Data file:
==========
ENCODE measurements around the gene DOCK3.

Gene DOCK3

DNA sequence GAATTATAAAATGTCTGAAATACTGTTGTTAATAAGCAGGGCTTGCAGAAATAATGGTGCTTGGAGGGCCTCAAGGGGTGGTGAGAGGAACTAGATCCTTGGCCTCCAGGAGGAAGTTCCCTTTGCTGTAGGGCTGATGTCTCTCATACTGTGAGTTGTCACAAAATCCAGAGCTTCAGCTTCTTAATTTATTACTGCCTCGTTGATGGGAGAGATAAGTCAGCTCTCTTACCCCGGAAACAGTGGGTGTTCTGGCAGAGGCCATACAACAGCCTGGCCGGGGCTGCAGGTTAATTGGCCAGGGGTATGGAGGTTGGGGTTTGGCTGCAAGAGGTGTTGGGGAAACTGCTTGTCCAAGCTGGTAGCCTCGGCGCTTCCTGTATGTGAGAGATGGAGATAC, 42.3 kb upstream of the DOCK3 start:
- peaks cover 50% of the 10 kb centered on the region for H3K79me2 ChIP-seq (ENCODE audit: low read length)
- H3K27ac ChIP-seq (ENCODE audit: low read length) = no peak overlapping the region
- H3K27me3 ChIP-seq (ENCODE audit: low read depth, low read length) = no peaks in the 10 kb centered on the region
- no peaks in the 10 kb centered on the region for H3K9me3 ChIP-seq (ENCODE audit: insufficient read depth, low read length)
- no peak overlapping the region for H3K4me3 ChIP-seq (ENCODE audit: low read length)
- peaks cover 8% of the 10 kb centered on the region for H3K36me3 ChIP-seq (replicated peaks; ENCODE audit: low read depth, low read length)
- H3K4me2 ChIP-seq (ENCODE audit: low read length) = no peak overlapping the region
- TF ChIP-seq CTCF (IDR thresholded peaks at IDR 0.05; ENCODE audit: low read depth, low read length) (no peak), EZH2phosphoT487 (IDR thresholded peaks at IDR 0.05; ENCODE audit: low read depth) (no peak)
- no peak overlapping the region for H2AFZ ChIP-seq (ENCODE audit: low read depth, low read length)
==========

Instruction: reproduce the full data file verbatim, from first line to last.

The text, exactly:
ENCODE measurements around the gene DOCK3.

Gene DOCK3

DNA sequence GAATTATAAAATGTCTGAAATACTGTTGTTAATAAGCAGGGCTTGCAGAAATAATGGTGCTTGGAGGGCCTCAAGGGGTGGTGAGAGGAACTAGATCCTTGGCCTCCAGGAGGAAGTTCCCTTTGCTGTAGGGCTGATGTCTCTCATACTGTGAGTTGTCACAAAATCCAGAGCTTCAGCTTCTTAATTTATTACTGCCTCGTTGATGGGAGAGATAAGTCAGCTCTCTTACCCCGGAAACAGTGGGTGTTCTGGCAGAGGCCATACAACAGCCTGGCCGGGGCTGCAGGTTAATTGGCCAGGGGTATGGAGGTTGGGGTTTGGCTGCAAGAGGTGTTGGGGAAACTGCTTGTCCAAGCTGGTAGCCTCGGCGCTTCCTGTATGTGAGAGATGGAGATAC, 42.3 kb upstream of the DOCK3 start:
- peaks cover 50% of the 10 kb centered on the region for H3K79me2 ChIP-seq (ENCODE audit: low read length)
- H3K27ac ChIP-seq (ENCODE audit: low read length) = no peak overlapping the region
- H3K27me3 ChIP-seq (ENCODE audit: low read depth, low read length) = no peaks in the 10 kb centered on the region
- no peaks in the 10 kb centered on the region for H3K9me3 ChIP-seq (ENCODE audit: insufficient read depth, low read length)
- no peak overlapping the region for H3K4me3 ChIP-seq (ENCODE audit: low read length)
- peaks cover 8% of the 10 kb centered on the region for H3K36me3 ChIP-seq (replicated peaks; ENCODE audit: low read depth, low read length)
- H3K4me2 ChIP-seq (ENCODE audit: low read length) = no peak overlapping the region
- TF ChIP-seq CTCF (IDR thresholded peaks at IDR 0.05; ENCODE audit: low read depth, low read length) (no peak), EZH2phosphoT487 (IDR thresholded peaks at IDR 0.05; ENCODE audit: low read depth) (no peak)
- no peak overlapping the region for H2AFZ ChIP-seq (ENCODE audit: low read depth, low read length)